When Margaret Canada, a parishioner of 20 years, brought Katie to the service for the first time, the normally jumpy dog became serene and peaceful. “Katie, my Golden Retriever, is a love puppy,” she explained. “But when she sees people she gets very excited because she loves them so much.” Once in church, however, the dog seemed to sense something spiritual. As Canada said, “She just knew that this was a special moment and she was a completely different dog in that space.” Canada found the church to be a place of peace and love—as did her dog, who settled quietly in the front of the church.
Coming to that quiet, holy place was as good for the owners as it was for the dogs. People who had only nodded at each other in church or around town now spoke for the first time. Others came out feeling healed of their sadness. The morning after the March service, McGreevy, who had recently lost her husband, awoke with a sense of lightness that she had not felt before.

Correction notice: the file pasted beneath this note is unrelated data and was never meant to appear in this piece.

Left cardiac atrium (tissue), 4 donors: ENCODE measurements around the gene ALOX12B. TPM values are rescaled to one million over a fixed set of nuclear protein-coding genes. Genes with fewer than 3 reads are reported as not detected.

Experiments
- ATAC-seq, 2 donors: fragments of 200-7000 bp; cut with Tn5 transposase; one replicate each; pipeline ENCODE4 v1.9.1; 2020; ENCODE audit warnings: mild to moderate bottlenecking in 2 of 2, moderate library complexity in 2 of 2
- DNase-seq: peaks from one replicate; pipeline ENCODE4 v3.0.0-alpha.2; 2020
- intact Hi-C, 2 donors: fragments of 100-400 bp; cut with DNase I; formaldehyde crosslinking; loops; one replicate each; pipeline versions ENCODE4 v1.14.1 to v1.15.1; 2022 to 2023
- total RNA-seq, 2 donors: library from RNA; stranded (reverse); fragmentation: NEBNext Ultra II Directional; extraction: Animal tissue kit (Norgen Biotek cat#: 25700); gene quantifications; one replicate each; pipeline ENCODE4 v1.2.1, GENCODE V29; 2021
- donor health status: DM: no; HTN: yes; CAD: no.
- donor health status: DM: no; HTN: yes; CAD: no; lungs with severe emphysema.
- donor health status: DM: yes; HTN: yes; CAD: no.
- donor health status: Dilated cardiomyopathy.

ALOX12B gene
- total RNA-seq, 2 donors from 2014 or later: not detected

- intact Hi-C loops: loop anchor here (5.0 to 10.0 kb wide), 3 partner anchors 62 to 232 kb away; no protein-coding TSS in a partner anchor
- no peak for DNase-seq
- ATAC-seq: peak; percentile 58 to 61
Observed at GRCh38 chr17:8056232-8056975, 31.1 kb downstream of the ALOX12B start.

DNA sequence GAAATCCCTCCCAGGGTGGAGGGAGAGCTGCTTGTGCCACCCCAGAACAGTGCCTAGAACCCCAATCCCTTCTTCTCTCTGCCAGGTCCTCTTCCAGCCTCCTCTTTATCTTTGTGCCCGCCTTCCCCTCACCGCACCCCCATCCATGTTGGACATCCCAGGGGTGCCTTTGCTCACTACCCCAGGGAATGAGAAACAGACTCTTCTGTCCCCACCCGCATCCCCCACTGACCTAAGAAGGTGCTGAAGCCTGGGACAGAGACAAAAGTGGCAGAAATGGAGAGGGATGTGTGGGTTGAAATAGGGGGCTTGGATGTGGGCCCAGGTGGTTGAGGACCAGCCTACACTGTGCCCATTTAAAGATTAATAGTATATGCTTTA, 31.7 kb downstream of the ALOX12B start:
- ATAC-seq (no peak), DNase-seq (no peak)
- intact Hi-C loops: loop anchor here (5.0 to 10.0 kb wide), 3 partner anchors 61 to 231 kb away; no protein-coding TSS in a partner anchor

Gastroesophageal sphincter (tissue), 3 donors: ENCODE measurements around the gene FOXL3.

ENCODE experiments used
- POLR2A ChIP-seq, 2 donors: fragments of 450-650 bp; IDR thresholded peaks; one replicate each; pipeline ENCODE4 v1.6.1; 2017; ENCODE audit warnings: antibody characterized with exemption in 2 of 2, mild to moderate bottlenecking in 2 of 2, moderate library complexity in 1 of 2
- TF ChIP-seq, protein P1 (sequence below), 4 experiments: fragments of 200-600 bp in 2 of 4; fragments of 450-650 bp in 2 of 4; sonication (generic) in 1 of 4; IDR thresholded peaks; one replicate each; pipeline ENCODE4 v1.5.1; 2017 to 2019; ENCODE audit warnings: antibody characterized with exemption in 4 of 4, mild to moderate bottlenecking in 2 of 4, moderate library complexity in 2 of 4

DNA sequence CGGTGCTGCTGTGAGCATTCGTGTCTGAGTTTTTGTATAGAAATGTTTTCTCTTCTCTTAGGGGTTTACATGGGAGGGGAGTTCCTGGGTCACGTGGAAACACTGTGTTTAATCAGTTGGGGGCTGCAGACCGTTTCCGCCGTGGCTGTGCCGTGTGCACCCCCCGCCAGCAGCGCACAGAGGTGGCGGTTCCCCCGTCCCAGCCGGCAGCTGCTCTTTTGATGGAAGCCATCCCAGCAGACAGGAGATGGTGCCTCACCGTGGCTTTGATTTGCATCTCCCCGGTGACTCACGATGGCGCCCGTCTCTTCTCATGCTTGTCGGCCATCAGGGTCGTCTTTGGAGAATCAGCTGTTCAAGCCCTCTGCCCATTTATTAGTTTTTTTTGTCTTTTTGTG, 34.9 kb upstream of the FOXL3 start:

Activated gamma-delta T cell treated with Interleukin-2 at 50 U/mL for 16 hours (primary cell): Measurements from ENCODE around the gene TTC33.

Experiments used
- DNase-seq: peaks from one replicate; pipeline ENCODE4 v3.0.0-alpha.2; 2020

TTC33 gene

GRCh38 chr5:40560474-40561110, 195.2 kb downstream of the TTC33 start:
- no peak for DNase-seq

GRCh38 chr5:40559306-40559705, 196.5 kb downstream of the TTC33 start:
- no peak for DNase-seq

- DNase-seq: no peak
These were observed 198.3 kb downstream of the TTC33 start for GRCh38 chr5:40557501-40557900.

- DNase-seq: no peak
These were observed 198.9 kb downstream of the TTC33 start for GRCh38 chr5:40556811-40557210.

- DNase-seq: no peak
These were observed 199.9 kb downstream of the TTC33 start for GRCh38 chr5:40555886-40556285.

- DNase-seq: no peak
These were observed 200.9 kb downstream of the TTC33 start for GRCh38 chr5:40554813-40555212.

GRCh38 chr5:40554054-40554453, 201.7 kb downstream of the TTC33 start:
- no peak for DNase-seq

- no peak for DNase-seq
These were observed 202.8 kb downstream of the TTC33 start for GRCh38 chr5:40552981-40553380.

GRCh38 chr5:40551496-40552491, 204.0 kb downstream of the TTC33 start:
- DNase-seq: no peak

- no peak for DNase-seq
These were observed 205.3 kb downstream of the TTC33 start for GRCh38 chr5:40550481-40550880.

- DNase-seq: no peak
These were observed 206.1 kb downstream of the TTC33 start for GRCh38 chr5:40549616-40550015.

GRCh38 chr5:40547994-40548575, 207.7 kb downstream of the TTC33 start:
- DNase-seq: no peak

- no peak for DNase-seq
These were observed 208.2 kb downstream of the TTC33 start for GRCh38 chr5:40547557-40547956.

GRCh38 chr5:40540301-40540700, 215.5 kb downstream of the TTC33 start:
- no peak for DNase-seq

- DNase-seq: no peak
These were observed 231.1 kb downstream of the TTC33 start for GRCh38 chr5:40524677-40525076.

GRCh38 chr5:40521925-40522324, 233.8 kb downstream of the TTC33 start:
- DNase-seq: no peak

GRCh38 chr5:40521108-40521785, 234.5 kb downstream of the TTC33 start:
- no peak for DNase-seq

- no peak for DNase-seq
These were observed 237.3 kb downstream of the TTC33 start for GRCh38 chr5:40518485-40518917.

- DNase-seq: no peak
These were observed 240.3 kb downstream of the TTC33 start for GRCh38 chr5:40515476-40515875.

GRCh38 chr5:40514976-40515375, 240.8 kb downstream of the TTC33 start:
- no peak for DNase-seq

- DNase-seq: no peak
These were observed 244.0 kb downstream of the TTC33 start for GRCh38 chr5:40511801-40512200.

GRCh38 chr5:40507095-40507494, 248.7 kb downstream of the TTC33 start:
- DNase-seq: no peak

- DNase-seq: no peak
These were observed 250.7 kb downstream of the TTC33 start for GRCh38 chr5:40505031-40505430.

Even some of those who balked at the people/puppy services have been, well, converted.
After the latest animal service, several parishioners came up to Rev. McGreevy and Father Mayberry to say that they had been turned around. As at least one parishioner commented to Mayberry, “I’m glad that someone is doing this.”
“So maybe,” mused the rector, “we’re planting some seeds.”
And Tango, the shy dog who started all the fuss at the church, continues to blossom at St. Francis, greeting children and adults alike with a confident wag of her plumy tail.